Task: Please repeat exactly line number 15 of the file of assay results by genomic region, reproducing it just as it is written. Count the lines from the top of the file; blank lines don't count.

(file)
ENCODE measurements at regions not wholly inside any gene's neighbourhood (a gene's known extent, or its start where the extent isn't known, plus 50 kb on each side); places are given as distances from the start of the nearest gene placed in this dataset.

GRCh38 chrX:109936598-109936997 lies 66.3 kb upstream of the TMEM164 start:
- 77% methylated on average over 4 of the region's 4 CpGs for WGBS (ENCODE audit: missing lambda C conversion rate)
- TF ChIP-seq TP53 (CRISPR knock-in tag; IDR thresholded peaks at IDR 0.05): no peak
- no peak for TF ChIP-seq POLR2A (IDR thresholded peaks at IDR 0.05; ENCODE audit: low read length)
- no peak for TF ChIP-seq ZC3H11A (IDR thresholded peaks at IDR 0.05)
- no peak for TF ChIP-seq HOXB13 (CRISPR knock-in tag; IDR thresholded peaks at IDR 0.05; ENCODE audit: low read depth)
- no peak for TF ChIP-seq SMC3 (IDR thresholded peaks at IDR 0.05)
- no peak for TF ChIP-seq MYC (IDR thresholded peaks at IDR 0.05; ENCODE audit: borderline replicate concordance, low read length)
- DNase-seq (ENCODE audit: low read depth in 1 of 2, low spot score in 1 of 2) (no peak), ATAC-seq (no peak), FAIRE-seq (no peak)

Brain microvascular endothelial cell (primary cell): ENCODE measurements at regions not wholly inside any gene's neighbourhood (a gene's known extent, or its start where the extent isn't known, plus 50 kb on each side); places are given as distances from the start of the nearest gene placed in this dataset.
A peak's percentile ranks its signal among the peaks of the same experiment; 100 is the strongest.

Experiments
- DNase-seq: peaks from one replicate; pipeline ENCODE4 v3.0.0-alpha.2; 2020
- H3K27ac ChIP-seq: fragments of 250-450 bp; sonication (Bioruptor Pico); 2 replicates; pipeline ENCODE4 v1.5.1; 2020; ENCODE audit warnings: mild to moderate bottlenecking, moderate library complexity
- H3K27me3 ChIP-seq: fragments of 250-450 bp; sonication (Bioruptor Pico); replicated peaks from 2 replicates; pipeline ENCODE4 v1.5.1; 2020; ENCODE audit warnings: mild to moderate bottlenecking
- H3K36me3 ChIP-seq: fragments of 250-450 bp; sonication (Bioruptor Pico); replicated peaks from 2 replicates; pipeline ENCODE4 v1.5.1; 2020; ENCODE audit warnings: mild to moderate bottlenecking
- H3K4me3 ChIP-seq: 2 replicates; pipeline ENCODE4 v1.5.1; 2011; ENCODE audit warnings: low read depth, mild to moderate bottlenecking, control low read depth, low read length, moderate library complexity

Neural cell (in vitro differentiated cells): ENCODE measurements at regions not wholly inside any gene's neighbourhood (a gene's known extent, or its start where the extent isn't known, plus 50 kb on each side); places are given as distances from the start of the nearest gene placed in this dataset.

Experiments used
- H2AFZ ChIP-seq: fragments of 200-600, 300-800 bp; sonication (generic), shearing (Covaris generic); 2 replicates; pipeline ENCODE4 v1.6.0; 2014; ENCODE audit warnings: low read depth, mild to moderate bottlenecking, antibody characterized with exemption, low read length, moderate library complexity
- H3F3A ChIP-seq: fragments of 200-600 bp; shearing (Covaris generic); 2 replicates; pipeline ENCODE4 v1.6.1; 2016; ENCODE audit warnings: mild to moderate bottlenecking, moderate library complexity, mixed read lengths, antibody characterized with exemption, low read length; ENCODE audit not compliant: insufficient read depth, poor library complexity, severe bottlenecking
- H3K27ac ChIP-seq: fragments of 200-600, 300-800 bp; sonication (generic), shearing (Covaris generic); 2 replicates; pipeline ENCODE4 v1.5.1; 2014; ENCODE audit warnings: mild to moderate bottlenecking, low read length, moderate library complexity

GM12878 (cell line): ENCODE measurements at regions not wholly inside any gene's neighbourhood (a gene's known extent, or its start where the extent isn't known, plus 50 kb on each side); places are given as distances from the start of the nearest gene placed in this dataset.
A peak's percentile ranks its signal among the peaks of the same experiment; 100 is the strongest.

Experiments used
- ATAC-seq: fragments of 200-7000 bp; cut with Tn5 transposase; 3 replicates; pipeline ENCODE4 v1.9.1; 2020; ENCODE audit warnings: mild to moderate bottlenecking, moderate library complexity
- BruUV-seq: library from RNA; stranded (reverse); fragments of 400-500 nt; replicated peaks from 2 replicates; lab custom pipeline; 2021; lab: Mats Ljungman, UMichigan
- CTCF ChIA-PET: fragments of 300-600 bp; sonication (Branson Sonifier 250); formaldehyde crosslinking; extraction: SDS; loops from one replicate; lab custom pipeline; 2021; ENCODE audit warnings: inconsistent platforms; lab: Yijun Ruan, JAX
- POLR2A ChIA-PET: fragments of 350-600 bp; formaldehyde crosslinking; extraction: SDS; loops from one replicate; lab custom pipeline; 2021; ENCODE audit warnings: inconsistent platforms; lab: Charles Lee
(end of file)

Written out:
- H3K27ac ChIP-seq: fragments of 250-450 bp; sonication (Bioruptor Pico); 2 replicates; pipeline ENCODE4 v1.5.1; 2020; ENCODE audit warnings: mild to moderate bottlenecking, moderate library complexity